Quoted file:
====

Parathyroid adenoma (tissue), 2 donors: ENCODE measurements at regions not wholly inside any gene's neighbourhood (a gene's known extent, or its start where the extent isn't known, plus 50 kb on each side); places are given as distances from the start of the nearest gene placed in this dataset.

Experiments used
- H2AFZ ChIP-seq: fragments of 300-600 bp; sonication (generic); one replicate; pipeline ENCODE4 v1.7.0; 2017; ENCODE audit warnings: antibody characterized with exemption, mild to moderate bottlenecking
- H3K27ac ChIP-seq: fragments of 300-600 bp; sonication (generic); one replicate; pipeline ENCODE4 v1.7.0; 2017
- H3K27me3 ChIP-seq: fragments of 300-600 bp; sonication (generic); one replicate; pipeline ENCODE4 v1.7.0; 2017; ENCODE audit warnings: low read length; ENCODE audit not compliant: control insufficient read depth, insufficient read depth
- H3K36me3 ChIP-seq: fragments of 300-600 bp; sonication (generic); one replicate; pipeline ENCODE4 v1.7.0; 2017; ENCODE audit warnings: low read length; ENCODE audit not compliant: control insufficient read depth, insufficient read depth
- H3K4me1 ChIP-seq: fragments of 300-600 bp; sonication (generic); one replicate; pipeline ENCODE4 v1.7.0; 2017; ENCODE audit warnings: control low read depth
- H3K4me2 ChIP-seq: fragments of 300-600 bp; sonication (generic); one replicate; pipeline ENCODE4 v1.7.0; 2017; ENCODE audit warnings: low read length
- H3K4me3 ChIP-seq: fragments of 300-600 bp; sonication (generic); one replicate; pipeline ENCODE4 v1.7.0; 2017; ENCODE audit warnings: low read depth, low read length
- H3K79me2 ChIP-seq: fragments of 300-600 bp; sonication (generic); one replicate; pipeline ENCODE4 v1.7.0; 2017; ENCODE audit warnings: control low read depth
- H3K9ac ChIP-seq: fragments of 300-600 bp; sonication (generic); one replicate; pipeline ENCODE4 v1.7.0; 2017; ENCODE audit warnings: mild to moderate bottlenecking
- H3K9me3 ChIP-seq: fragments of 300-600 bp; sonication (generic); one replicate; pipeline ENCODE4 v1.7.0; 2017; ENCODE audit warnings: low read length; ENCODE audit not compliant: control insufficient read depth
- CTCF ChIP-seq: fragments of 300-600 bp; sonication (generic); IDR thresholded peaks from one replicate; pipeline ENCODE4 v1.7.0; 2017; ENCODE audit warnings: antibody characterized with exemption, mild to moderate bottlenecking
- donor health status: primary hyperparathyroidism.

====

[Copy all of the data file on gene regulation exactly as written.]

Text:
Parathyroid adenoma (tissue), 2 donors: ENCODE measurements at regions not wholly inside any gene's neighbourhood (a gene's known extent, or its start where the extent isn't known, plus 50 kb on each side); places are given as distances from the start of the nearest gene placed in this dataset.

Experiments used
- H2AFZ ChIP-seq: fragments of 300-600 bp; sonication (generic); one replicate; pipeline ENCODE4 v1.7.0; 2017; ENCODE audit warnings: antibody characterized with exemption, mild to moderate bottlenecking
- H3K27ac ChIP-seq: fragments of 300-600 bp; sonication (generic); one replicate; pipeline ENCODE4 v1.7.0; 2017
- H3K27me3 ChIP-seq: fragments of 300-600 bp; sonication (generic); one replicate; pipeline ENCODE4 v1.7.0; 2017; ENCODE audit warnings: low read length; ENCODE audit not compliant: control insufficient read depth, insufficient read depth
- H3K36me3 ChIP-seq: fragments of 300-600 bp; sonication (generic); one replicate; pipeline ENCODE4 v1.7.0; 2017; ENCODE audit warnings: low read length; ENCODE audit not compliant: control insufficient read depth, insufficient read depth
- H3K4me1 ChIP-seq: fragments of 300-600 bp; sonication (generic); one replicate; pipeline ENCODE4 v1.7.0; 2017; ENCODE audit warnings: control low read depth
- H3K4me2 ChIP-seq: fragments of 300-600 bp; sonication (generic); one replicate; pipeline ENCODE4 v1.7.0; 2017; ENCODE audit warnings: low read length
- H3K4me3 ChIP-seq: fragments of 300-600 bp; sonication (generic); one replicate; pipeline ENCODE4 v1.7.0; 2017; ENCODE audit warnings: low read depth, low read length
- H3K79me2 ChIP-seq: fragments of 300-600 bp; sonication (generic); one replicate; pipeline ENCODE4 v1.7.0; 2017; ENCODE audit warnings: control low read depth
- H3K9ac ChIP-seq: fragments of 300-600 bp; sonication (generic); one replicate; pipeline ENCODE4 v1.7.0; 2017; ENCODE audit warnings: mild to moderate bottlenecking
- H3K9me3 ChIP-seq: fragments of 300-600 bp; sonication (generic); one replicate; pipeline ENCODE4 v1.7.0; 2017; ENCODE audit warnings: low read length; ENCODE audit not compliant: control insufficient read depth
- CTCF ChIP-seq: fragments of 300-600 bp; sonication (generic); IDR thresholded peaks from one replicate; pipeline ENCODE4 v1.7.0; 2017; ENCODE audit warnings: antibody characterized with exemption, mild to moderate bottlenecking
- donor health status: primary hyperparathyroidism.